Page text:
Prostate cancer – MRI
This 69-year-old man with an elevated PSA and a clinical suspicion of prostate cancer was referred for an MRI of the prostate.
This identified a 2 cm tumour in the peripheral zone in the right apex. The patient underwent a targeted biopsy of the tumour under transrectal ultrasound guidance (TRUS) which confirmed a high grade adenocarcinoma.
The axial T2-weighted MR image (A) shows a dark or hypointense lesion (arrow) in the peripheral zone (which is usually bright or hyperintense). The lesion has corresponding diffusion restriction – seen as bright signal on the diffusion weighted image (B). These appearances are typical for prostate cancer. The majority of tumours are located in the peripheral zone.
In recent years, MR imaging of the prostate has significantly changed practice for the diagnosis and management of patients with prostate cancer. Patients with a mildly elevated PSA who have a normal MRI are unlikely to have clinically significant prostate cancer. MRI has an important role in the identification of suspicious lesions to target at biopsy. There are three methods that Radiologists can use to perform a targeted biopsy after an MRI shows a lesion of concern:
– Directly in the MRI scanner using special equipment
– Using fusion software that superimposes the lesion seen at MRI onto real-time TRUS images
– “Cognitively” by studying the MRI and finding that exact corresponding location on TRUS
In this case the patient underwent a “cognitively” targeted biopsy using TRUS (image C). On TRUS there was a corresponding hypoechoic abnormality visible on ultrasound which was helpful (arrow), however often the lesions cannot be seen on ultrasound.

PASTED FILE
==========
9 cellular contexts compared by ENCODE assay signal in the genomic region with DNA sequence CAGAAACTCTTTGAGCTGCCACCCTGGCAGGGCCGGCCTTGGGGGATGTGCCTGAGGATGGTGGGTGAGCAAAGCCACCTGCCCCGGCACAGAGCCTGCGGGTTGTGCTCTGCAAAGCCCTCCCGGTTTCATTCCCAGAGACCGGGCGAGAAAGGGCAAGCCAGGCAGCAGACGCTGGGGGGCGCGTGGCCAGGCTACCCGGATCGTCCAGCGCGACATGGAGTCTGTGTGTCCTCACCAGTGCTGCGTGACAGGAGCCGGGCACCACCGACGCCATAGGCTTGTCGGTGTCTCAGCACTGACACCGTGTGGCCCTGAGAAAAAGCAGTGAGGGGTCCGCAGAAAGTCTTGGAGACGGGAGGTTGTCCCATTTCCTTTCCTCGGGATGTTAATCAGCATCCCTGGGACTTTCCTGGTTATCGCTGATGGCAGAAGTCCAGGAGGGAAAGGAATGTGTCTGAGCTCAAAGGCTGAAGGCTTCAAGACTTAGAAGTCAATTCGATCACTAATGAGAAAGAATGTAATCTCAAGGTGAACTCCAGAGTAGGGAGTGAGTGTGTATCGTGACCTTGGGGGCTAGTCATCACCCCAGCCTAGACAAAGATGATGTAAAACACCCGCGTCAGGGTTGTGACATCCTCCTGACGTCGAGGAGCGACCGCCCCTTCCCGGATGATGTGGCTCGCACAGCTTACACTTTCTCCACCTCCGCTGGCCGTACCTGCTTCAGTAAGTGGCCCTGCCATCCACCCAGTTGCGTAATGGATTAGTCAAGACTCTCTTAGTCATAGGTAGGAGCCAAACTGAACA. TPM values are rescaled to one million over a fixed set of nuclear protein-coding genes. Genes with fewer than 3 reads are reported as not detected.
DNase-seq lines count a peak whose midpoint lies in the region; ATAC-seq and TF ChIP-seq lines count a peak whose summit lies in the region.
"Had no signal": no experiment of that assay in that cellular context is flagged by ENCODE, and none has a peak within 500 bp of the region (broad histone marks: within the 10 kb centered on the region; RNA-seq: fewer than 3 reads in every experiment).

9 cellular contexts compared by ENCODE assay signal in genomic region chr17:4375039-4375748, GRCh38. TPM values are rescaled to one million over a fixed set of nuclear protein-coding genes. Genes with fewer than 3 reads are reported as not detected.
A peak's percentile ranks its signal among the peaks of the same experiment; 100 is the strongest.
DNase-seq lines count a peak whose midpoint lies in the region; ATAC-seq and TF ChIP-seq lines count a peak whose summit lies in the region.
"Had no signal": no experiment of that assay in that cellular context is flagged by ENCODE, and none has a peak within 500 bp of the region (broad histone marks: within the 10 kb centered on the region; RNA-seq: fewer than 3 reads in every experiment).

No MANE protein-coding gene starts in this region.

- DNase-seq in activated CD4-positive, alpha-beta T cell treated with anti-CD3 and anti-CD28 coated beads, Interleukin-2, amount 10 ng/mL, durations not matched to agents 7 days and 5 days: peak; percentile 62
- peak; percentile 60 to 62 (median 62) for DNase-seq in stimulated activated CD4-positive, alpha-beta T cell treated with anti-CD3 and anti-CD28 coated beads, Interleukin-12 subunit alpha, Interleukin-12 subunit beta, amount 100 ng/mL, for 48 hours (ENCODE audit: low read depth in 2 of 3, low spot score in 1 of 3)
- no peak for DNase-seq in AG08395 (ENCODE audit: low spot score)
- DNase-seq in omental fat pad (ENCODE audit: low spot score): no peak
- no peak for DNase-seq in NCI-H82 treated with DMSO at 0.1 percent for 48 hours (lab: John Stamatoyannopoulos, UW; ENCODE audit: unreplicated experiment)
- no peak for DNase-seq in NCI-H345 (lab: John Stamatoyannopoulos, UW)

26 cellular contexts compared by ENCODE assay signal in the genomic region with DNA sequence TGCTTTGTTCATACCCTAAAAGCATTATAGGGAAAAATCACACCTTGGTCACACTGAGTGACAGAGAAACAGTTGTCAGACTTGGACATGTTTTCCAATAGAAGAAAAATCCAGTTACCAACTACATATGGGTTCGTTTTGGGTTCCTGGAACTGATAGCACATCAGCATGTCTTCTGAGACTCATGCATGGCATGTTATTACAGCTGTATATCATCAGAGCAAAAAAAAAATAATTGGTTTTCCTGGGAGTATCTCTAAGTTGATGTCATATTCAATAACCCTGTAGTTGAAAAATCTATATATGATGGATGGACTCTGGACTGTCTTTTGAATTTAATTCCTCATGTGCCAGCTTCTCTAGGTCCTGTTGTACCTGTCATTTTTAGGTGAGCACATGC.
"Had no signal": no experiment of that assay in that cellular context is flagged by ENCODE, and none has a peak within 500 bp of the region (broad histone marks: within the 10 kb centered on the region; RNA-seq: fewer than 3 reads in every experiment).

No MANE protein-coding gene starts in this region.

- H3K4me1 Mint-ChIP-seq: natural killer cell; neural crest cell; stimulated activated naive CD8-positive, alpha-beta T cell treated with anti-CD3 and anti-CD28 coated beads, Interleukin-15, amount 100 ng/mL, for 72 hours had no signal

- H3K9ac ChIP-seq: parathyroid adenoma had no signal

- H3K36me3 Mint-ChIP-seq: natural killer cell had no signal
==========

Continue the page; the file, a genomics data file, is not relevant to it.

MRI of the prostate also has an important role in staging patients with known prostate cancer who are being considered for potentially curative surgery (radical prostatectomy). For these patients MRI can identify extra-prostatic extension of the tumour, as well as pelvic lymph node and bone metastases.
Images D and E below are from an MRI of a different patient with a locally advanced tumour which has replaced the entire prostate gland. There is invasion of the bladder anteriorly (red arrow) and the rectum posteriorly (blue arrow). There are bilateral ischial bone metastases (blue arrows), as well as left pelvic sidewall lymph node metastases (yellow arrows in image E). Note also the bilateral hydroureter (red arrows in image E) due to obstruction of the ureterovesical junctions by tumour.
Case contributed by Dr Ciaran Redmond.